Reflections of the Floraissance: Futures of Fashion and Art

By: Mackenzie King

The term Floraissance, coined by artist Andre Feliciano in 1984, rings of eclectic undertones: the renaissance, flowers, and electricity. 

Floraissance is defined as the shift from an art culture rooted in post-modern pop culture to a domain in which art reflects our battle with climate change in the age of the Anthropocene, the rapid globalization shaping our culture, and the trends of activism acting as turning points for Millennials and Gen X’ers. Under Feliciano’s definition, we no longer consider contemporary art an adjective, and instead may remember it as an era of the past, now entering into what is the Floraissance.

The Floraissance era considers art to be its own culture, rather than an isolated concept. This transformation occurs due to the fact that artists growing up in the Anthropocene have an inherently different relationship to the world than those before them. While the Holocene is used to describe our current geological time period, the Anthropocene is used to define the transition into human existence having an immense influence on our world and environments. The transition from the Holocene to the Anthropocene perhaps mirrors the transition from contemporary to florissance. Both detrimental and progressive impacts on the environment are being embedded in the work we create. When nature has nurtured us, artists growing up in the Anthropocene have become overtly exposed to the ways in which we both destroy and save our environment.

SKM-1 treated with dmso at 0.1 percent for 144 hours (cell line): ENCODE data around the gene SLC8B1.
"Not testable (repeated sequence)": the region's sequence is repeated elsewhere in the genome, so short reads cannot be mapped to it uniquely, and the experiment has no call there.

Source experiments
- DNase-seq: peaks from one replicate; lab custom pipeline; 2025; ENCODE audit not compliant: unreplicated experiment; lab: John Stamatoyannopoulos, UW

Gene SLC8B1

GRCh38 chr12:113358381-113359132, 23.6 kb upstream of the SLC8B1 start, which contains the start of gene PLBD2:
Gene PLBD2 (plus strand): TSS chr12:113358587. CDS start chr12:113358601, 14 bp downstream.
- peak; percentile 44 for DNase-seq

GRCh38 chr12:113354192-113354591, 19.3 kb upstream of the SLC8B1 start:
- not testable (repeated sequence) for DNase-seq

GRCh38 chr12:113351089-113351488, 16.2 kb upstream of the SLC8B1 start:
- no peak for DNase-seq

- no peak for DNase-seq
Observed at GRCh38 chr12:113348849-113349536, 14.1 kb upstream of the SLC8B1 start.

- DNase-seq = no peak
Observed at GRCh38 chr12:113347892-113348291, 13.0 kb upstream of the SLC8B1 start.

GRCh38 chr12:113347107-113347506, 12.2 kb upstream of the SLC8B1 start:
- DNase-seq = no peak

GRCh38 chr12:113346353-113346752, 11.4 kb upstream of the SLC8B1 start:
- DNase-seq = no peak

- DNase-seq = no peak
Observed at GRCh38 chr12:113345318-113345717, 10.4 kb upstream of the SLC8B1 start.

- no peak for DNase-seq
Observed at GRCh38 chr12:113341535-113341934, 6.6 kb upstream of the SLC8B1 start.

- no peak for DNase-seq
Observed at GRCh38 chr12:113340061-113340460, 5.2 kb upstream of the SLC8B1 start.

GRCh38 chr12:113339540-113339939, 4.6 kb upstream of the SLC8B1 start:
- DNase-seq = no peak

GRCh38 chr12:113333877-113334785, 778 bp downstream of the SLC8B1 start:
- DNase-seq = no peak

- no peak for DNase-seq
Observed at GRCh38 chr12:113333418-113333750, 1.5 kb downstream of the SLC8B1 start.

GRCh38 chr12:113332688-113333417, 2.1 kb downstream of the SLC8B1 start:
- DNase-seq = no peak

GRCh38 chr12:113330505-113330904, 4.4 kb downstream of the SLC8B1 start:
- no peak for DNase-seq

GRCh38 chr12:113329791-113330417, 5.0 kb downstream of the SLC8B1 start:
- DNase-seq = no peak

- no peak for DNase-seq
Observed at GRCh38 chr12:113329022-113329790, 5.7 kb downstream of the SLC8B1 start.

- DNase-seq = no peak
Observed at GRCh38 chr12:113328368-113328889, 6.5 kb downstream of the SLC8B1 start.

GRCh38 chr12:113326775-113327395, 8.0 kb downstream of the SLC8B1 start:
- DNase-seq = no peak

The Floraissance argues that the transition from the Holocene to the Anthropocene not only makes itself integral in our artwork, but also allows us to transform art into collective cultures that transcend a piece or exhibit. This concept is especially visible in the role of art in activism – something now more familiar in our global world than ever before. The Center for Artistic Activism out of New York defines artistic activism as “a practice aimed at generating Æffect: emotionally resonant experiences that lead to measurable shifts in power.”